2016-2017 Winter Grow: 11-09-16

It’s been a little over a week now since I shared pictures of my little herb grow and things are definitely moving along! I came down with a mean fever when the first plants were starting to sprout, and wasn’t able to check on them, so they grew quite leggy. I couldn’t believe how tall they got in such a short period of time. If I was on my game, I would have had them under the lights as soon as they broke soil, but I’m hoping I can salvage the leggy seedlings when I repot them by burying them in the soil a little deeper than normal.

I threw 3 lights into my wire rack to get things going quickly, but I plan to revamp it. I’ve ordered  this Black & White Poly to wrap around the rack and reflect light back in towards the plants.

Fastest to Germinate in Soil

The fastest seeds to germinate were the Mexico Midget tomatoes in the first row, by a long shot. These suckers wasted no time at all. I’m hoping these lanky bastards stay rigid enough to continue; if not, i’ll just germinate more seeds since they were so easy.

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Second place goes to the lettuce in the second row, coincidentally:

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In third place were the chives, with basil not far behind:

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The Soil Slow Pokes

There are 2 lone sprouts of cilantro that have come up in the soil, but none of the other 5 plugs are showing any:

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None of the rosemary seeds have sprouted at this point, and neither have the peppers.

Fastest to Germinate in Coco Coir and Rock Wool

The seeds in coco are all doing quite well and the 2 cilantro rock wool cubes have both germinated already. The only thing I’m missing again is rosemary; the chives are a little slower too.

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That’s all for now! If you have any tips for leggy seedlings, please share.

8 Comments

  1. Thanks for sharing! Could you please blog some pics of your light setup (obviously over the plants)??

    I’m trying to figure out the viability of LEDs for herb growing (basil, rosemary, levender, etc) and you make it so much easier when sharing your own experience.

    Cheers mate!

    • LEDGardener

      November 10, 2016 at 2:31 pm

      Definitely! I actually just received some black and white film that I’m going to wrap the wire rack in to reflect light back in to the plants. I’ll include a bunch of pictures of the lights in that post.

      That’s neat that you’re considering doing the same thing. I suspect that I may have to keep the lights turned down for the herbs as they might be too much. The tomatoes will probably want it all though. We’ll see.

      Cheers 🙂

  2. Nice build, I’m waiting on parts for almost the same build but I’m using citizen clu048 chips. getting rid of all the cfls and going all cobs in my winter garden, I was very impressed with my single cxb3070 that I used last year and decided to go all cob this year.

    • LEDGardener

      November 18, 2016 at 11:22 pm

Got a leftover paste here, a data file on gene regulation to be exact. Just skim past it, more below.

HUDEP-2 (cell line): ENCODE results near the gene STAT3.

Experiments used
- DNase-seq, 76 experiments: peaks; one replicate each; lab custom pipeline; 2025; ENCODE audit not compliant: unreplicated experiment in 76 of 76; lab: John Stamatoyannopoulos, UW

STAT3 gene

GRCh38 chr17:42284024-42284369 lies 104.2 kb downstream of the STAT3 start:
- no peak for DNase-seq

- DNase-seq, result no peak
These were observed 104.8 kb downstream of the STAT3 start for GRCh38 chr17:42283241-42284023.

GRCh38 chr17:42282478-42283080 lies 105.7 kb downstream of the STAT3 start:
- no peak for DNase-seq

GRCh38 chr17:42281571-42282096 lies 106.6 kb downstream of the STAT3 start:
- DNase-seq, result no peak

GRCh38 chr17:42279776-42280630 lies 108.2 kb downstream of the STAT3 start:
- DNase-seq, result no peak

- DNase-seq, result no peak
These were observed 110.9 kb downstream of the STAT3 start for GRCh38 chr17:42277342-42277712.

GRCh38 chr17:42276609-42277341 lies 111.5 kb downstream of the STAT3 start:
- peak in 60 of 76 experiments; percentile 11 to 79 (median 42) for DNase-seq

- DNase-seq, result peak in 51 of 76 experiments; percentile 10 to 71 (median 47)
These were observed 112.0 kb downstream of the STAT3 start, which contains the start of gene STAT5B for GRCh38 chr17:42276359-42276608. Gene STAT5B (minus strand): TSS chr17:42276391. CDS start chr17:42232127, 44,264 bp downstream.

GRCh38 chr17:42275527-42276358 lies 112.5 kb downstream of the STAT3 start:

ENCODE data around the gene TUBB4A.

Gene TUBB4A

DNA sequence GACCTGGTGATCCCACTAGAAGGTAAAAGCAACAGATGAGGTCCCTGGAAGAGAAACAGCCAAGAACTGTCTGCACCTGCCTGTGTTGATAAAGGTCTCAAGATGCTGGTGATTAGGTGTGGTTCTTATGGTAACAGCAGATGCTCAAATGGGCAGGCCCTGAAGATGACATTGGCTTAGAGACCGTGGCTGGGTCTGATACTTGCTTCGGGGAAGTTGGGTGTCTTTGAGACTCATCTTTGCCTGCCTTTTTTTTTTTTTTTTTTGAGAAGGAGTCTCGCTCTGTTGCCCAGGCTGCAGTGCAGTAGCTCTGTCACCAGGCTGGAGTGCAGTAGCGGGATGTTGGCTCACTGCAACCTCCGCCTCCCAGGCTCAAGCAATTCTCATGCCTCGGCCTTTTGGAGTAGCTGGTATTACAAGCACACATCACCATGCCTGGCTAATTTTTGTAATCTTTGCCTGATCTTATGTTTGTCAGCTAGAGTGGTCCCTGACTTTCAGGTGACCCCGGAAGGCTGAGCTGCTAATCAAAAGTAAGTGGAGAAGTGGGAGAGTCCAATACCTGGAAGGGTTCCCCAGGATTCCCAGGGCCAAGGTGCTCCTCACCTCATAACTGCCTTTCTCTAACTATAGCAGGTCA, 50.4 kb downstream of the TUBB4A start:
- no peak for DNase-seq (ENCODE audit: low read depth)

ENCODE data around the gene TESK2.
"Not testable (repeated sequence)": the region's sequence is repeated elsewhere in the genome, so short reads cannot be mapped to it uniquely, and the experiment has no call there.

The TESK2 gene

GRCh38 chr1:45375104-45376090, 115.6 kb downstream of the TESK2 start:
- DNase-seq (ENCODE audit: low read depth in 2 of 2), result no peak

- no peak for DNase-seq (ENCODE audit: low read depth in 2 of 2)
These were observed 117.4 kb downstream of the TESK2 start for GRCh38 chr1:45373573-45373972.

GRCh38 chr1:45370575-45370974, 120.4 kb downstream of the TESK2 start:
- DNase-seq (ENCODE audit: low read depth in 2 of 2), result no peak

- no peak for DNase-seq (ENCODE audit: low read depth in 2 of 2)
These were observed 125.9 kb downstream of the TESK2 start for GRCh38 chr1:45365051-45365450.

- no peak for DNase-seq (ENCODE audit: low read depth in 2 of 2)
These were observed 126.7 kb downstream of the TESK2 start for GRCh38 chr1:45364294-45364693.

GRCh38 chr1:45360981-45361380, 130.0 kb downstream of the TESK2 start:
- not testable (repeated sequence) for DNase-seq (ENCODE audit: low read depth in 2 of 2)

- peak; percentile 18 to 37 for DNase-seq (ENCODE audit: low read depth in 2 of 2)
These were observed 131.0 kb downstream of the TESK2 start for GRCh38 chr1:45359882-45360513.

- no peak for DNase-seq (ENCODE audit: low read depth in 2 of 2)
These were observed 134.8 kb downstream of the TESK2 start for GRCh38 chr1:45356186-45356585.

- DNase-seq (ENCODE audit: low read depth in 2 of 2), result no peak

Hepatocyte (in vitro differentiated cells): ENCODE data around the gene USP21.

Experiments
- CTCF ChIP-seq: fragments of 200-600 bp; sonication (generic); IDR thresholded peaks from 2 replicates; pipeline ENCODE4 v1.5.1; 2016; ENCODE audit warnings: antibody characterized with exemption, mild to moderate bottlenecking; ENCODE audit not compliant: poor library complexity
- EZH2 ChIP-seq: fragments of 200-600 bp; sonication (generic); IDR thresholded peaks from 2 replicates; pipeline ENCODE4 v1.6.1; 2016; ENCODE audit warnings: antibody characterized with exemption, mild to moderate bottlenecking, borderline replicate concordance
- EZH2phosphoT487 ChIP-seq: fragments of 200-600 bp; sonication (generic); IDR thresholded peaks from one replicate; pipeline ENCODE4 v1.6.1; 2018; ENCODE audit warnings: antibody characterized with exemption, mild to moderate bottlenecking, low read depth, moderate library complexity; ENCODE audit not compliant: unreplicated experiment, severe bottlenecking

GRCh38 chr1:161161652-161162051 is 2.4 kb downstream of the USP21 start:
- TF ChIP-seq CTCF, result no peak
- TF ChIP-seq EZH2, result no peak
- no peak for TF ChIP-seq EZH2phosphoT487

Nice! I’ve been hearing more and more about those Citizen COBs. I had a look through the data sheet for the CLU048 and it seems like it would be a good alternative to Cree and Bridgelux if the price was right. What made you decide to go Citizen over Cree after using the CXB3070?

      • I got 80cri 4000k chips from a guy on ebay for 10 bucks a piece with free shipping, darn near got all 4 for the price of one cxb3070, so figured I’d give em a try and the specs are so similar too. Waiting on 4 heat sinks from china to get here, was going to go with old cpu coolers but decided for 30 something bucks I would rather go passive and not hear the wirring of fans and worry about one crapping out and cooking a chip. Heat sinks are 2700sqcm each so I fugured They can dissipate around 36 watts of heat, with the chips having an efficacy of the upper 40’s% driven at 1400ma that should give enough overhead for them to stay cool passively. As for what I will be growing will be, spinach, arugula, kale, and buttercruch, saladbowl and grand rapids leaf lettuces, though about trying to do a california wonder pepper, under the cxb but im thinking it would get so big an take so long that it would not be worth it, probably stick with greens. Inside I grow all kratky method, have had good succsess with it in the past indoors and outside even with peppers and tomatoes, did a 27 gallon lettuce tote last winter that really produced well, but this year I think I’m going to go with the protien containers, they are a little too small and you have to add water to them a few times for the life of the plant but the versatility of being able to move them around the closet makes up for the small size, especially with greens that will be getting trimmed off and regrown. And oh yea, I use masterblend fertilizer and phosphoric acid to drop the ph, and my 170ppm tap water, it’s source is lake erie, and have never had any problems with using my tap water. Sorry for the long post but I always like to share all the info of what I’ve learned over the past few years with every one I can, great site you have here, thanks for putting in the time and effort, nice to see others are doing leds on something other than weed.